Why we love drones (and you should too)!

Why we love drones (and you should too)!
March 18, 2015 Mike Tully

Article written by Mike Tully

UAV for Mikes - we love drones article

The Phantom 2 Vision by DJI ($1400) is an early example of a well-endowed Drone that is already used commonly for personal remote sensing.

“Drones.” We’ve all heard of these flying machines by now. Maybe you bought one for Christmas and fly it with your iPhone. The Parrot Bebop costs about the same as an iPhone and is flown using it. A six year old can fly it and see what it sees using its hi-def camera. Approximately 150,000 Drones were sold in the U.S. last Christmas. Drones will eventually come in all shapes and sizes and will be designed for a myriad of uses … most we have not yet even imagined.

 Drones are here to stay!

Aerial Services, Inc., located in the Cedar Falls Industrial Park, is a remote sensing and mapping company that has been flying manned aircraft Quote - Mikes we love drones articleand cameras for almost 50 years. We’re interested in drones too (aka Unmanned Aircraft Systems – UAS). They represent to the geospatial and remote sensing professions the most significant onslaught of enabling technology since the first camera took flight 150 years ago. No previous technology will have a bigger impact! Today, folks are not allowed to fly Drones for commercial or business purposes, but anyone can fly them recreationally. Once this technology is combined with virtually unrestricted access to the national airspace for anyone and for any business, the repercussions to our professions, our culture, and economy will be tremendous. This will happen within the next two years, and when it does personal & commercial interests could take to the skies like a nest of disturbed hornets. The eventual application of Drones will not be restricted only to Aerial Services’ pursuits of geospatial and remote sensing. They will influence many other major areas of commerce such as transportation, shipping, surveillance, recreation, wildlife management, and many more.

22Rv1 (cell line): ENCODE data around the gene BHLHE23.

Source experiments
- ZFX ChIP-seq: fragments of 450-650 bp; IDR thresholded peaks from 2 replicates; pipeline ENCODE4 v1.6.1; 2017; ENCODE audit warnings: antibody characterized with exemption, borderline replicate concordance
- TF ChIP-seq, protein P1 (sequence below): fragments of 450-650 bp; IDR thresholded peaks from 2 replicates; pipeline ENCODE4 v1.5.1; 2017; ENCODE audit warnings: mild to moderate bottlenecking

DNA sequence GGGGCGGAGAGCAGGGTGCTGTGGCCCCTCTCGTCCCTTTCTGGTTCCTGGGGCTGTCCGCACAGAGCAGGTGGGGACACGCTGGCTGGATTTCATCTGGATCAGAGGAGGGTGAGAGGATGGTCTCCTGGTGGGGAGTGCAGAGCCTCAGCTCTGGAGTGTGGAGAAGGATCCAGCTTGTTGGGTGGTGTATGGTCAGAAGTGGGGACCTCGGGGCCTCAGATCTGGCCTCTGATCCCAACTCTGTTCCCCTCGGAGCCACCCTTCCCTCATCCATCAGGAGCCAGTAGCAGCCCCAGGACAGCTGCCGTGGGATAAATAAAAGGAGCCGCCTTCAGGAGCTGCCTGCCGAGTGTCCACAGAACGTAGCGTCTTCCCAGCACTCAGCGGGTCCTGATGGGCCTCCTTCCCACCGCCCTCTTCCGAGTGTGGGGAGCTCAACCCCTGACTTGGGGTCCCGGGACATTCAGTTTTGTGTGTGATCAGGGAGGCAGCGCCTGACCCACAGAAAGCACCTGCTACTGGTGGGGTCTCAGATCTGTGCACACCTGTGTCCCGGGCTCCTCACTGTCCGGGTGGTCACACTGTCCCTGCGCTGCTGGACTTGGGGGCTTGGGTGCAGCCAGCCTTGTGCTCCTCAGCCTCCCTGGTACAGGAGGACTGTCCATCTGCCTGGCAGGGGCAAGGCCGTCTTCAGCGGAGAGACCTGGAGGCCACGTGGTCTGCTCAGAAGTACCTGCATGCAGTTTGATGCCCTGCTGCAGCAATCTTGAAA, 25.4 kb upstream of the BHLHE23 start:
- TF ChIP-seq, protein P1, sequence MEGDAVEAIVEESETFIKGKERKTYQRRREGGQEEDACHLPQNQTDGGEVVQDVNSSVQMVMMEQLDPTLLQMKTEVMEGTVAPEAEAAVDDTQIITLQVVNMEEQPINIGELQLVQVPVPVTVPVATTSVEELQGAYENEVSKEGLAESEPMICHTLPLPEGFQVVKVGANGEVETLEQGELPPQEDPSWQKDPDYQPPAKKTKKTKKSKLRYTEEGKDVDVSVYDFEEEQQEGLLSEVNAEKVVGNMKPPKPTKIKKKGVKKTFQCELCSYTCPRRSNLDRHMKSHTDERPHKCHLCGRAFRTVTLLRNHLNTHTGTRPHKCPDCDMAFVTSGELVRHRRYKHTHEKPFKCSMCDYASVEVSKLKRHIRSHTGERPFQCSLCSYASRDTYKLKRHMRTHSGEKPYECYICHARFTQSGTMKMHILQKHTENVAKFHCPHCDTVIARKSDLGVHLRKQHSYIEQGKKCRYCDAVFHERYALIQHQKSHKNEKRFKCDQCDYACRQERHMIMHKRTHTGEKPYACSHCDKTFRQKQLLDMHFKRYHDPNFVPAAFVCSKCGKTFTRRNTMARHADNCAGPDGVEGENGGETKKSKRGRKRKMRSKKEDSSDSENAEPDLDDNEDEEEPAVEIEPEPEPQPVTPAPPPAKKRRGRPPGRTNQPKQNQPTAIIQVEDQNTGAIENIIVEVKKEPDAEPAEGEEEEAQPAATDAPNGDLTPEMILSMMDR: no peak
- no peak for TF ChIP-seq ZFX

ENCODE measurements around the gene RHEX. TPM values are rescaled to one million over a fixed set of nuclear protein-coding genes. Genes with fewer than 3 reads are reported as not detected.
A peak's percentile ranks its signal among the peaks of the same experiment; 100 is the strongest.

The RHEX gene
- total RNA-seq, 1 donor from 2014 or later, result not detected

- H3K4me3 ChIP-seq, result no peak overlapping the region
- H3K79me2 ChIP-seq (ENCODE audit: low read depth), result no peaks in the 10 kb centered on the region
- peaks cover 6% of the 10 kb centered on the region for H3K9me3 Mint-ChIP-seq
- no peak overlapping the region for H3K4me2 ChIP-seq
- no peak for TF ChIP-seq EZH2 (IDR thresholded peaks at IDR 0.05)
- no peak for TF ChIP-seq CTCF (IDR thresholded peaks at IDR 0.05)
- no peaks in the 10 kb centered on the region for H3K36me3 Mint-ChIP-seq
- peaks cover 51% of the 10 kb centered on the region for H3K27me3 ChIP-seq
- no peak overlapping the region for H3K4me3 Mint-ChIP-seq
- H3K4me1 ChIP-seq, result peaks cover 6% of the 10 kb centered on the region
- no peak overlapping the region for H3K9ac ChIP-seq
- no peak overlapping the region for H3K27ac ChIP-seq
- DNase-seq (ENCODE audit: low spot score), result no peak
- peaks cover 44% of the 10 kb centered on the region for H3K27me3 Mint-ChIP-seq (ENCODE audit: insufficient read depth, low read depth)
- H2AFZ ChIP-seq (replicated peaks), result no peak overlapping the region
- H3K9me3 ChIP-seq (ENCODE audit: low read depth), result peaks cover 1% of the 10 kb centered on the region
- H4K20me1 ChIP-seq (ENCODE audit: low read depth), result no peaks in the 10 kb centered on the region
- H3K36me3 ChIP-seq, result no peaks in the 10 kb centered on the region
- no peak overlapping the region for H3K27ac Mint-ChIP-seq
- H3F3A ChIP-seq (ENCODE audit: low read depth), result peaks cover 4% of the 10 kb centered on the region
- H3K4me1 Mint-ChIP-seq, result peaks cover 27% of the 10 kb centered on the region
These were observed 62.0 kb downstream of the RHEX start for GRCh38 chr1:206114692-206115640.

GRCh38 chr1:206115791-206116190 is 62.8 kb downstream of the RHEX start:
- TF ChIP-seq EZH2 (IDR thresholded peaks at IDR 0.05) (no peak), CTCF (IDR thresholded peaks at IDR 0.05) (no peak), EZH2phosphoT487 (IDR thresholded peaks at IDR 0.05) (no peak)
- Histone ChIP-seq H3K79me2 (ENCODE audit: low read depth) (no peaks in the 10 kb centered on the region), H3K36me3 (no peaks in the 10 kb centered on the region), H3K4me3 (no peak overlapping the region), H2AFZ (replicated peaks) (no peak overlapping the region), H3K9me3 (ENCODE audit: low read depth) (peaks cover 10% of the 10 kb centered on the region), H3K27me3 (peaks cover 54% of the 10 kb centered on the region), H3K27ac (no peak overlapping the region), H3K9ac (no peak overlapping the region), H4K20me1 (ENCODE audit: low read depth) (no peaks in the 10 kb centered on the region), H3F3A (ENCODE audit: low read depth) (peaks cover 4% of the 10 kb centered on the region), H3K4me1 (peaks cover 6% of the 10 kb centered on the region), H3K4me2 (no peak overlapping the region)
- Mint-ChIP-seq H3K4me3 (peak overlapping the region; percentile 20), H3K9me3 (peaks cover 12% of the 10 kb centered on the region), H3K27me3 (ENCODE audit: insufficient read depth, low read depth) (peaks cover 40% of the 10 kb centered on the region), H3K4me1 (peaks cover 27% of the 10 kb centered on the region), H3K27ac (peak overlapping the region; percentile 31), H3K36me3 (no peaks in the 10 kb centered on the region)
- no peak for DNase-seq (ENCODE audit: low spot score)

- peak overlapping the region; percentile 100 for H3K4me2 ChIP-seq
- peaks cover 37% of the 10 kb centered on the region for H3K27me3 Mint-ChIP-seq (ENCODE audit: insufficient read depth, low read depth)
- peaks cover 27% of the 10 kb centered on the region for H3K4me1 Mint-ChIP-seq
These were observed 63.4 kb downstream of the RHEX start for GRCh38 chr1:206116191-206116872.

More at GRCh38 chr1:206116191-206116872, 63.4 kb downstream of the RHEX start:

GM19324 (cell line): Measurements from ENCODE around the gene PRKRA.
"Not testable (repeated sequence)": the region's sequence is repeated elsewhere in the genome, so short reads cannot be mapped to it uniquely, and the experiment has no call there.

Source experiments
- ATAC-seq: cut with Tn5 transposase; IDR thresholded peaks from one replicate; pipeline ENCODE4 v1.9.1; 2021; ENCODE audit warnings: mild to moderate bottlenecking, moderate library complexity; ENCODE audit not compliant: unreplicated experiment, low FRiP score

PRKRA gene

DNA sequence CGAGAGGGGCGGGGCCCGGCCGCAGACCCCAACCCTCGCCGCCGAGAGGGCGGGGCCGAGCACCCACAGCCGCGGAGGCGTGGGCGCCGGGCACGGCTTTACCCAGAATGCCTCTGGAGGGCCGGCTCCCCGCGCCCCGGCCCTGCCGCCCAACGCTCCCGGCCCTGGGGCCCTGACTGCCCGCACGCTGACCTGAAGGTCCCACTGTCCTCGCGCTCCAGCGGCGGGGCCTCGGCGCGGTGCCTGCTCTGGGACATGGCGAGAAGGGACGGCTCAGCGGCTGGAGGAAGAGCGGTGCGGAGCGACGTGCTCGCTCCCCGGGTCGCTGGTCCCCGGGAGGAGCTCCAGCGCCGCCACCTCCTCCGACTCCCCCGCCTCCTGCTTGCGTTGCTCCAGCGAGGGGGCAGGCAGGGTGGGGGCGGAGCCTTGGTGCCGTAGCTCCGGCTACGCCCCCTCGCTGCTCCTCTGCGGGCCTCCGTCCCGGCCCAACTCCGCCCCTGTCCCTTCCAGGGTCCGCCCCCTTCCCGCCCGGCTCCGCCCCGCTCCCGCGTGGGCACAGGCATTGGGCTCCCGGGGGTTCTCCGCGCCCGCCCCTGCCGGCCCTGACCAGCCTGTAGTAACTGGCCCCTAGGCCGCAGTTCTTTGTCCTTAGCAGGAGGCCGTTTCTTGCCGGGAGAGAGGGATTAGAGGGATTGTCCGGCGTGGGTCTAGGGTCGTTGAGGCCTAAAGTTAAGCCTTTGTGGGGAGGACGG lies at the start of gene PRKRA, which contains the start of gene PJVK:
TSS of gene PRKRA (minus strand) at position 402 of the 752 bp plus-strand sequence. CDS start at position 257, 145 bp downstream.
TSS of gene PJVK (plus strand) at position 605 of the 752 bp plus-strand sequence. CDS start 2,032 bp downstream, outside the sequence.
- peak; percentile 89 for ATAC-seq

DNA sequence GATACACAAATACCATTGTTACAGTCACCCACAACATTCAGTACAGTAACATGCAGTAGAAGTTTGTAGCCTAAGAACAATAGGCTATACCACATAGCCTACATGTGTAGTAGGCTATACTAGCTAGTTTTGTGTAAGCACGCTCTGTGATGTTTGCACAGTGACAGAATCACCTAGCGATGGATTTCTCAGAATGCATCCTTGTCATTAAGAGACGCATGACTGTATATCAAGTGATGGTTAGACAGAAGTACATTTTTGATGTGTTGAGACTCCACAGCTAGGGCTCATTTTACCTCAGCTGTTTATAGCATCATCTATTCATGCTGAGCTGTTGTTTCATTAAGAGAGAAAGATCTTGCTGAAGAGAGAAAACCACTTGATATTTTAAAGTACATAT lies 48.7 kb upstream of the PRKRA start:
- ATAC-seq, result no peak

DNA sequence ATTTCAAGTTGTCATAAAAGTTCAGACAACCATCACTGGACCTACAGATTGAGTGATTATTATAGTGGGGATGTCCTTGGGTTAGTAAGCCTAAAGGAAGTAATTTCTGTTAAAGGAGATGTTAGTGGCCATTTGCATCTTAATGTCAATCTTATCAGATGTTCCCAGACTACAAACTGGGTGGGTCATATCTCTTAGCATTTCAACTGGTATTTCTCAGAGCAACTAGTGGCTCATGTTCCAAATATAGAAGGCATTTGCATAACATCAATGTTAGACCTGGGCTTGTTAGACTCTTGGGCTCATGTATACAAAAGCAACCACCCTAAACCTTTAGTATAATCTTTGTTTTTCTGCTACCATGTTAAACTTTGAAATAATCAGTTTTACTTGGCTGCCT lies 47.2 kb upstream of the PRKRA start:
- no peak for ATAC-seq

Miniaturization, location, and wireless communication technologies have conspired to enable free-flying (pilotless and remotely piloted) aircraft to safely crisscross our skies unlike never before. Today, except for the 0.6% of the pilots among us, few Americans have access to “up there”. Now the common person and ordinary business with a few bucks is

Parrot UAV

The Parrot BeBop Drone (really just a “flying camera”) costs about $500 and is operated using only a smart phone.

able to fly. “Personal remote sensing” is possible. Drones are a “great enabler” for the masses to perform remote sensing and recreate. This is the really “revolutionary” aspect of Drones and why they will impact our society and culture so notably. Assuming government over-regulation does not throttle the application of Drones, it’s difficult to not envision a reality where anyone, around the clock, everywhere on earth is performing remote sensing.

Drones will be doing an unprecedented amount of remote sensing and much of their work will have never been done before simply because it’s been unaffordable, impractical. Drones are radically changing the soup of possibilities.